Ownership is Key to Giving Communities a Real Stake in Energy Policy – new report

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Expanding local ownership of renewable energy projects is key to giving communities a real stake in energy policy, according to a new report published today. The report, prepared by 18 groups working in the energy and community sector, highlights the very significant barriers to the development of community owned renewable energy projects in Ireland, and makes recommendations to Government to make it possible for communities and individuals to get involved in local renewable energy generation, distribution and energy efficiency projects. Minister Rabbitte aspires to create ‘energy citizens’ in the Green Paper on Energy Policy, but gives no indication how he will do this. Implementing these recommendations would be a great place to start. The report comes the day before The National Economic and Social Council (NESC) will publish advice to Government on ‘Wind Energy in Ireland – Building Community Engagement and Social Support’.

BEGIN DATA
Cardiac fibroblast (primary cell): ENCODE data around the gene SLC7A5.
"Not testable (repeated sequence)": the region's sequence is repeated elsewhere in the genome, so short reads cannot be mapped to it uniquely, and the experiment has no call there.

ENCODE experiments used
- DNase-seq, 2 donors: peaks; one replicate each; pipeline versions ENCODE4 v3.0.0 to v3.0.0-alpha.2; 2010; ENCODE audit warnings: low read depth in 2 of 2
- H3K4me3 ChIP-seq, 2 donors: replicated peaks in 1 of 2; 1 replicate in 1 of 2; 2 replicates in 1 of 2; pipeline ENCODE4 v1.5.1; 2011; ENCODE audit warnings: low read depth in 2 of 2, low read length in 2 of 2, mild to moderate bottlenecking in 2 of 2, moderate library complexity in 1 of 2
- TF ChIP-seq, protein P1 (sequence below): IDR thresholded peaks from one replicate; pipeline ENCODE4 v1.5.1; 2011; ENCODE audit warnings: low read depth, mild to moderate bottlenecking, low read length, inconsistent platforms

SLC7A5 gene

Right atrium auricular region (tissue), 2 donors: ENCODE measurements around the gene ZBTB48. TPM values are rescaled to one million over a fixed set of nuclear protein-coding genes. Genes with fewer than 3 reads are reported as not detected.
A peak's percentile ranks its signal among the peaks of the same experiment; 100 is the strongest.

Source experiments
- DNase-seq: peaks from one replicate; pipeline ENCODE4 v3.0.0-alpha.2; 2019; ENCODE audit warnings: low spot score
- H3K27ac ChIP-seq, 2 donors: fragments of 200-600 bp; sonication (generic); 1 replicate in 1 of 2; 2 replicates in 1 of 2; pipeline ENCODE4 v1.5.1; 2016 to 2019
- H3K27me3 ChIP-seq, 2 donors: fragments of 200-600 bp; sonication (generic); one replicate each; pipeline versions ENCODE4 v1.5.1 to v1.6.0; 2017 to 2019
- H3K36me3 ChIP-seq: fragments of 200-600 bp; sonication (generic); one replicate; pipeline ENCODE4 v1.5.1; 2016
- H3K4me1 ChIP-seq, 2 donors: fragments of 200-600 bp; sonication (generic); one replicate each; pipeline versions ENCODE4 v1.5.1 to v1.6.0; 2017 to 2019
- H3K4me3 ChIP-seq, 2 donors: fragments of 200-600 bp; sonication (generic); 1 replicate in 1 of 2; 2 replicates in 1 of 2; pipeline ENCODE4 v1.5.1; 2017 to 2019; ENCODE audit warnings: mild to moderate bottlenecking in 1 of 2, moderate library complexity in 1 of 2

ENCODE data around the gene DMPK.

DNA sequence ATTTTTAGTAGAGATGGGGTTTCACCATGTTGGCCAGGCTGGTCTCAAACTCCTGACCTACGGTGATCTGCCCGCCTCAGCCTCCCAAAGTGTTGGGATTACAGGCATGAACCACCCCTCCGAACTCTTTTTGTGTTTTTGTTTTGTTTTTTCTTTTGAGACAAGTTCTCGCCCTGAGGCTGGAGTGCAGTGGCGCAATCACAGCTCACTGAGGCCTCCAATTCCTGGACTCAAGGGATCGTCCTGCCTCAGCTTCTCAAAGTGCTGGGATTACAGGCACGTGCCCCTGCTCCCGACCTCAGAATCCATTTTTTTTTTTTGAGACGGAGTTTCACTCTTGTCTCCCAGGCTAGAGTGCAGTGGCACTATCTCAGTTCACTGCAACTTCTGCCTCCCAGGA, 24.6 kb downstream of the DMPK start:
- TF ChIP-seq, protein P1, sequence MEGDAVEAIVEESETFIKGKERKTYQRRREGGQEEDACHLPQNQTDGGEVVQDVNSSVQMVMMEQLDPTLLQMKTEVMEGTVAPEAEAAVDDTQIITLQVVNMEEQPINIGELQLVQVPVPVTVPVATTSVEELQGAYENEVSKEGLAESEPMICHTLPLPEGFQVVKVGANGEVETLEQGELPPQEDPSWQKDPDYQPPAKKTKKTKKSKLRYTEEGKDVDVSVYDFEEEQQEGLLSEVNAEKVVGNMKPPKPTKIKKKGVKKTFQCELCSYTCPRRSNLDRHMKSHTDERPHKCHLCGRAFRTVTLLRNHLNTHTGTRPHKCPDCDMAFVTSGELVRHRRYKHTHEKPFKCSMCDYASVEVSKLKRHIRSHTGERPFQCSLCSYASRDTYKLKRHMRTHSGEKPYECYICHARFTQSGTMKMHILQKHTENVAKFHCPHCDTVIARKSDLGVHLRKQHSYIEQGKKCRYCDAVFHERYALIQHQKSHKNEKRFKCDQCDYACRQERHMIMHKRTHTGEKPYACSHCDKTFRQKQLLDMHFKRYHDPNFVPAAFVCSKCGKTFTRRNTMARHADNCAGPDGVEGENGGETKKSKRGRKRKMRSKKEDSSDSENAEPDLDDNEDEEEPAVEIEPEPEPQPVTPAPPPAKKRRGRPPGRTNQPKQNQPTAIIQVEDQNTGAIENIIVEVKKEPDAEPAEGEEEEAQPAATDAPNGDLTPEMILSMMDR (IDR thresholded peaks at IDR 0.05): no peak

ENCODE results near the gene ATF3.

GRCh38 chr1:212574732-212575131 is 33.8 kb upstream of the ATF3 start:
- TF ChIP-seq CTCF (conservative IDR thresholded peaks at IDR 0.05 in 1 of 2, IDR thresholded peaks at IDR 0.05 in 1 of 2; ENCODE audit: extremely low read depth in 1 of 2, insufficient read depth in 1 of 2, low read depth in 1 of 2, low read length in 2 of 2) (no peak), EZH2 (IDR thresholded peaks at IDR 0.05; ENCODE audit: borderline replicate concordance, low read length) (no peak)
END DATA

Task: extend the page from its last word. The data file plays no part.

Kate Ruddock, Policy and Campaigns Manager at Friends of the Earth said,

“Communities all over Europe are creating projects where they own and are actively involved in running a renewable energy resource. This could be a wind farm near the area, solar panels on the roof of local buildings, a biomass fed district heating system, an anaerobic digester fed from local farms, or a collective insulation project, the list is extensive. In Ireland, there is a small but growing industry of community and transition groups. Unfortunately there are significant barriers which hinder the success of these groups and projects, and as a result community led or community owned renewable energy in Ireland represents only a tiny fraction of overall energy generation and potential. This paper lays out a direction for Government to take to change this. “

The report, which has been developed with practitioners, consultants, researchers, NGO’s and community groups working in Ireland and around Europe, outlines some of the main barriers to communities wishing to develop an energy project, and recommends specific necessary supports that the Government could provide. These include a National Community Energy Strategy, with targets and co-ownership models between communities, developers and local authorities, intermediary bodies to provide technical, practical and financial support to community groups, and recommends facilitating access to the National Grid, ensuring fair and secure payments for communities, micro generators and auto generators for all renewable technologies.

For more information visit this website.